1st class sleeper. (Brochure, 1970s.)

Not everything worked in Soviet tourism, but one thing did – the trains, especially night trains. The Soviet Union was a huge country, and journeys could take days, so sleepers were designed to perfection. There were different classes from open sleeper (so called “platzkart”) to 4-person compartment, and the best was 1st class 2-person compartment, depicted here in the illustration of a Soviet travel brochure from the 1970s. Soviet citizens were used to trains and knew how to conduct themselves, but foreign people didn’t know the small tricks of the trade. One peculiarity was that in Soviet trains male and female passengers were put together without any separation, so one had to know how to act decently. For this reason, though, the night train was also a place for secret erotic encounters.

At the Sea, Abkhazia ASSR. (Postcard, 1970.)

According to famous quote, “there is no sex in the Soviet Union”. But Soviet postcards seem to indicate otherwise, or at least some of them got pretty daring during the last few decades. Soviet leisure tourism was gradually liberalized and westernized from the 1960s onwards, and even the state produced postcard series got few relaxed postcards among all the Lenin statues and pompous buildings. Here is a postcard from 1970s depicting almost erotic beach life at Pitsunda in the Abkhazian coast of the Black Sea. This kind of imagery, so familiar to western tourists from holiday postcards, was quite exceptional in the Soviet Union.

Autotourism. (Stamp, 1970s.)

In the 1970s tourism was already a big business in the Soviet Union. It was promoted as a leisure activity that indicated freedom and equality. Of course, real freedom and equality were still mostly lacking in the Soviet Union – and that’s exactly the reason they had to be advertised. Here is as stamp from the series “Foreign Tourism in the Soviet Union”. It might initially feel weird that stamps promoting foreign tourism were published for Soviet citizens and in Russian language, but when seen as propaganda, it isn’t that weird. State wanted comrades to think, that Soviet Union is an open country, where foreign tourists can come and drive around everywhere (as indicated by the beautifully carved landscapes at the background) and take photos – all activities that were restricted for foreigners. Stamps with wide circulation were good means of spreading this false image.

The hut of V. I. Lenina at Razliv. (Postcard, 1960s.)

Some attractions in the Soviet Union were excessively political, to the point of being comical. The so-called “Lenin’s haystack” is one of them. Just before revolution Bolshevik leader V. I. Lenin went hiding. One of his refuges was a peasant hut and nearby haystack at Razliv, some twenty kilometres west from St. Peterburg. After the revolution and especially Lenin’s death in 1924, the symbolic importance of the hut – and the haystack – was realized. The hut was museumized already in 1920s, and later a granite memorial was erected there, and even the haystack was reconstructed. In the end of the 1960s the place had become a proper tourist attraction with a brand new museum building, the replica of the haystack, nice forest paths and even a pier for passenger boats. Of course the “Hut of V. I. Lenina at Razliv”, as it was officially called, was featured in postcards, too. Here is a postcard from the end of the 1960s where one can see the haystack and the granite memorial – with Lenin’s name written on the top in gilded letters. And the best part? Yes, it’s still there.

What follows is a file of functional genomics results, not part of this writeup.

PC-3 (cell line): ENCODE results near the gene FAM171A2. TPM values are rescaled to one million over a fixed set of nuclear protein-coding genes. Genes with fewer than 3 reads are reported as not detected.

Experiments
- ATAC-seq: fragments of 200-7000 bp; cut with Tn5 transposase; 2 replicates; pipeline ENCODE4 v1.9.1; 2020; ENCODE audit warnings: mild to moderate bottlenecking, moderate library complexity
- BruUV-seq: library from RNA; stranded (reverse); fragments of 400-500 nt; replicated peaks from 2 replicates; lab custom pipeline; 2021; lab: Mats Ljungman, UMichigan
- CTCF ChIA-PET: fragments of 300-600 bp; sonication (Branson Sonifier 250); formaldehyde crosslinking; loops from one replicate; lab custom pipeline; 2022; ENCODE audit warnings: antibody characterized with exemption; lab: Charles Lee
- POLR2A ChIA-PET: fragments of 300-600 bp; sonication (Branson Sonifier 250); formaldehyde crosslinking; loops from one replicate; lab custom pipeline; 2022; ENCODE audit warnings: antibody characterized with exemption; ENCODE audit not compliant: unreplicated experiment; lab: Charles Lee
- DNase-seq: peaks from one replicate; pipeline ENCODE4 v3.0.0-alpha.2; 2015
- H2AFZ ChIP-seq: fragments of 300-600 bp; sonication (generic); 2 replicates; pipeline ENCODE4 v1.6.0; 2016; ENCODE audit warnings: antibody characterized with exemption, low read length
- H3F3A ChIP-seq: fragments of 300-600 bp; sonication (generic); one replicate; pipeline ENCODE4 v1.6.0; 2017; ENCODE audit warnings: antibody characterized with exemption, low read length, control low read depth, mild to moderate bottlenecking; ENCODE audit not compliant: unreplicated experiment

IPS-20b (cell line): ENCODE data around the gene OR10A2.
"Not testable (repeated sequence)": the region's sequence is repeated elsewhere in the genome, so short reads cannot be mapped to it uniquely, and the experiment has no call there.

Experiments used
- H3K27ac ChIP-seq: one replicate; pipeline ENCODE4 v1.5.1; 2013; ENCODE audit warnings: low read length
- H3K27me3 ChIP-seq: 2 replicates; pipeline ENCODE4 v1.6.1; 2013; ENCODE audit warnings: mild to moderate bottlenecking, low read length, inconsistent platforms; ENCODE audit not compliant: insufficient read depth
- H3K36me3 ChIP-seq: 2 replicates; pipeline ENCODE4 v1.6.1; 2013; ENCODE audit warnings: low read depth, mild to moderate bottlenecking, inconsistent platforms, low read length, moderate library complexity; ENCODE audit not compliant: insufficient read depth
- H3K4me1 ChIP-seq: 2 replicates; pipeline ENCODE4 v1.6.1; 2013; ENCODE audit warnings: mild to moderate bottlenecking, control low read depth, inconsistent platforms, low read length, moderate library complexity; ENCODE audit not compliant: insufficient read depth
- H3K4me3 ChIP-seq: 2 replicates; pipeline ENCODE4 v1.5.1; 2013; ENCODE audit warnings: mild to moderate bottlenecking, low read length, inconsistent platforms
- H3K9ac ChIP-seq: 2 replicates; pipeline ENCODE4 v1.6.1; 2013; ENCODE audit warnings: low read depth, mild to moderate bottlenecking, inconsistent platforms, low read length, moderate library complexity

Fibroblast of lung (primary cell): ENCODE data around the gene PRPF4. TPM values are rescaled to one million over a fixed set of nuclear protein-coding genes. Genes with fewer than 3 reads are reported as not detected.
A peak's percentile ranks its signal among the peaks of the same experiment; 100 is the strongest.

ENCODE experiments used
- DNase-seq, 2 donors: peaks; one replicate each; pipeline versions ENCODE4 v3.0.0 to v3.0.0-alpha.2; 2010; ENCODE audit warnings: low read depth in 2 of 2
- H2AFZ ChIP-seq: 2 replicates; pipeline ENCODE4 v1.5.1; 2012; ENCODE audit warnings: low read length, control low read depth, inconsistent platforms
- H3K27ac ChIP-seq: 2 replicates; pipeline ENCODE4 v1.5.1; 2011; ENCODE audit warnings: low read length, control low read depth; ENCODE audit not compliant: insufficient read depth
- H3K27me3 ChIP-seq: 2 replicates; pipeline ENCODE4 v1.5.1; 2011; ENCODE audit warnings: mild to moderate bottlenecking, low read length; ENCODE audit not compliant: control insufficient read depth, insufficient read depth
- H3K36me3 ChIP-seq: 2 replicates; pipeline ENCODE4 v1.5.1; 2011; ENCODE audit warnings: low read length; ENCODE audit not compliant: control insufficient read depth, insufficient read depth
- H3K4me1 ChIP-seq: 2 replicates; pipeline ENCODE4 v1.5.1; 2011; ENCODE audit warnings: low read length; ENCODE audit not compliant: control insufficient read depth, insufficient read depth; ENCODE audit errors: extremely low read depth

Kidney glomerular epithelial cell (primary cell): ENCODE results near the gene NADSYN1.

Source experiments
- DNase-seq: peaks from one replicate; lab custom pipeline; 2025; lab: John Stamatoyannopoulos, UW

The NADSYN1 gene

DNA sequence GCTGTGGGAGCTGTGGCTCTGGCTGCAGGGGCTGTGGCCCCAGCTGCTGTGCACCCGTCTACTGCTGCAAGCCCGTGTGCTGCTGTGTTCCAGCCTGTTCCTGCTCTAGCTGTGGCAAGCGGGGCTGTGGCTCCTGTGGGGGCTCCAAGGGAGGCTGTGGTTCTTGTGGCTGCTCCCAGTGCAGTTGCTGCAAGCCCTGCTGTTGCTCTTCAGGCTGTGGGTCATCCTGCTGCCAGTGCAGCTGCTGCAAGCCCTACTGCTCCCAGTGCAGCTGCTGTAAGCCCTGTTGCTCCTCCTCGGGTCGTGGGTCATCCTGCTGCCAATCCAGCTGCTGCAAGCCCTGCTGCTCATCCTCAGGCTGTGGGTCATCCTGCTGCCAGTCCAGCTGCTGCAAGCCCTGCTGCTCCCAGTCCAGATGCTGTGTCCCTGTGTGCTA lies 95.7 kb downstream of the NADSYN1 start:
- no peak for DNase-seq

Route map to the Black Sea coast. (Brochure, 1980s.)

Yes, one could travel from foreign countries to the Soviet Union with private car, especially from the 1970s onward. There was a catch, though: only few main highways were allowed to auto tourists, and the Soviet traffic police GAI had checkpoints, where they monitored that cars continued the journey and didn’t deviate from the route. Moreover, the law allowed you to drive only 500 km. per day, and you had to book accommodation beforehand. So basically your road trip began to resemble a train journey with a private compartment. In this brochure one finds the routes availabe to Finnish tourists. Although there were not that many roads, the distances were huge. From the Finnish border to Crimea one had to drive 2500 km., and to Yerevan, Armenia, it’s over 3500 km. The worst thing was that you had to drive back home via the same road.

UdSSR Intourist. (Poster, 1930s.)

Soviet travel bureau for foreign tourists, Intourist, was established in 1929. In the 1930s it began extensive advertising campaign in many countries, especially in the United States. Intourist posters were designed by the best artists and influenced by the constuctivist aesthetics of the 1920s. In this poster, which is not promoting a single destination but the Intourist itself, one can see what the early Soviet Union wanted to highlight for travelers. Progress and modern things like power lines and high-rise buildings were important, and in the background there looms the long history with churches. In the forefront one can see mausoleum of Lenin and the globe indicating that the entire counrty is open to visitors.

Camping site Butovo. (Brochure, 1980s.)

Camping was a popular hobby in the Soviet Union. Early on, in 1930s, it meant mostly overnight hiking trips outside the buzzing industrial cities, but later, during the 1980s, trips got longer and reached further away. At that point some citizens already sported private cars, for example Lada or Mosckvich, and in there one could fit the family, a tent, and the necessary gear for a proper camping trip. Unfortunately, even roadtrippers were not free to go anywhere. The roads permitted to vacationers were clearly marked on the map, and the nights had to be spent in official camping sites, like the one here at Butovo, just outside Moscow.